Monday, October 27, 2014
The Silent Traveller in Boston - Chiang Yee
Another bad cover photo. I promise I'll do better. In my defense, this is an old, well-worn, plastic-covered library book. That's Park Street Church and a corner of Boston Common on the cover.
The author, Chiang Yee (1903-1977), was an admired Chinese author, poet, and artist. He illustrated this book with his own watercolors and black and white drawings. He left China, and his wife and children, to attend the London School of Economics. While in the US, he taught at Columbia and Harvard. He went back to China two years before he died.
Chiang Yee travelled while in England and wrote several books as The Silent Traveller. He also came to the United States and wrote books about New York, Boston, and San Francisco. The Boston book was the one that interested me because I lived most of my life in or around Boston. He lived on Beacon Hill, at 69 Pinckney Street; I lived a few blocks away at 25 Revere Street a couple of decades later. It was interesting to note the differences between Boston in 1959, or thereabouts, and Boston from 1971 on.
I recognized most of the places he wrote about: Boston Public Garden, Boston Common, The Union Oyster House, the Museum of Fine Arts, Church of the Advent (where they still ring changes, as in the Dorothy Sayers book The Nine Tailors, hard to find churches in the US that still do this). I was puzzled when we wrote of Fenway Court until I realized he meant the wonderful Isabella Stewart Gardner Museum by The Fens.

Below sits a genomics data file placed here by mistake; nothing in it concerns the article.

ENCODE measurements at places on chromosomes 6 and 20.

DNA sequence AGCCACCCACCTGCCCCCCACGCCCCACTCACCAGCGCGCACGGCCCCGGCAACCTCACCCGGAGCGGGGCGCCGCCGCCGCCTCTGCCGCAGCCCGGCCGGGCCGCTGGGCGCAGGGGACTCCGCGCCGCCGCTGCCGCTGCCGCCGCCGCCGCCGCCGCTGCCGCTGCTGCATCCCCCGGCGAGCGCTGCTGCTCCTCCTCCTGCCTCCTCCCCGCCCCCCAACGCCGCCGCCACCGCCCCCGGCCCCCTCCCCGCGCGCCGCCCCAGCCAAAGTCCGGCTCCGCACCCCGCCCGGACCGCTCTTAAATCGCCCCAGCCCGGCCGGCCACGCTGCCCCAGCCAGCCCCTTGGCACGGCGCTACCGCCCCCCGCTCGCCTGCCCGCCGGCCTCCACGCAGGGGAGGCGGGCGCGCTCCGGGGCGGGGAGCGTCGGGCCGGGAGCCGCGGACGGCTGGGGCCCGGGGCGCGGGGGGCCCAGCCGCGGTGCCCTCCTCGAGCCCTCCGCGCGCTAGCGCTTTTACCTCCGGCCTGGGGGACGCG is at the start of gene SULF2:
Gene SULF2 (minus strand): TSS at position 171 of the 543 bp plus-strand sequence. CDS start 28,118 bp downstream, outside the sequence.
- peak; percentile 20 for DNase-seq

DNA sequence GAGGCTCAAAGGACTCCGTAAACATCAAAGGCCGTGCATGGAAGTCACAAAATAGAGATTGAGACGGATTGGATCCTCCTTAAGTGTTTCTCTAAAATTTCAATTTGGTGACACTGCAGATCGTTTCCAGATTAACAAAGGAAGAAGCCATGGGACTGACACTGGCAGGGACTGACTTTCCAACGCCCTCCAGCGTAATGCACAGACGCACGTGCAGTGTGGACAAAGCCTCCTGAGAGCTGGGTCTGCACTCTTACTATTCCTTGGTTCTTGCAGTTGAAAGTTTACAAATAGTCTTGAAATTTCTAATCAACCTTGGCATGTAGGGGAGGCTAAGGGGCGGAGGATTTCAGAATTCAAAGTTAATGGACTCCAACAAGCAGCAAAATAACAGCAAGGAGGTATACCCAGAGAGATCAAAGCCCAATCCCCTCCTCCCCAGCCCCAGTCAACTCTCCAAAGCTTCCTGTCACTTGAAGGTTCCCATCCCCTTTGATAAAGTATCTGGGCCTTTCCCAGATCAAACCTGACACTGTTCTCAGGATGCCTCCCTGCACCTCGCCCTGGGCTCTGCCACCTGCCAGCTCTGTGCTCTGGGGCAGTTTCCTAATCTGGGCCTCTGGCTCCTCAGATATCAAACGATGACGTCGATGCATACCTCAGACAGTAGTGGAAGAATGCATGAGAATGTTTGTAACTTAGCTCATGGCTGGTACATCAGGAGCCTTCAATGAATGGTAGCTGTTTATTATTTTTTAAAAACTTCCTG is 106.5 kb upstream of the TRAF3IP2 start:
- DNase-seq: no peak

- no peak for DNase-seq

The Silent Traveller strayed outside the city limits, too. He visited Nahant (where I lived for a few years) and Marblehead (where I lived for six months), Rockport, Salem, Concord (canoeing on the river, where we used to canoe), Plymouth (near which we lived, too). He went to hear the Boston Pops at the Hatch Shell, beside the Charles River, conducted by the great Arthur Fiedler, and the Boston Symphony (where I tended bar one night).
In addition to places, he wrote about the people of Boston. Who they are and who they were. I must admit that he socialized mostly with 'proper Bostonians', not with the working classes. Boston is the site of many 'firsts', so he admired Bostonians for their ingenuity. He admired the New England work ethic and ability to adapt without giving in, and the determination to be free. Chiang Yee explored the history of Boston, the Pilgrims, and science and literature in Boston, Cambridge, and the surrounding areas. He admired Bostonians and he proclaimed Beacon Hill the most livable place he'd ever been to.
There were times when he went off on a related tangent, comparing China and Boston in both political and social ways. There are several pages on the Chinese porcelain trade and how porcelain was made in China, on dragons and unicorns (there's a unicorn, for Scotland, on the top of the Old State House in Boston, as well as the British lion), and on Confucianism and Taoism.
It was fun for me to follow the author to places I know well and to discover a few new ones. We'll be back in Boston in a few weeks, so I have a list of addresses and things I want to see. But it's sad for me, too, because I love Boston and I miss the many friends we left there when we decided to move closer to my family.
But I want to be able to see my family whenever I want without planning a twelve or sixteen hour roundtrip. My oldest niece just made Halloween costumes for my three grandnieces. One of the 2-year-olds wanted to be a butterfly, so my niece made her wings. When her mother put them on her, she thought the wings were broken because she couldn't fly. I wouldn't want to miss a sweet moment like that.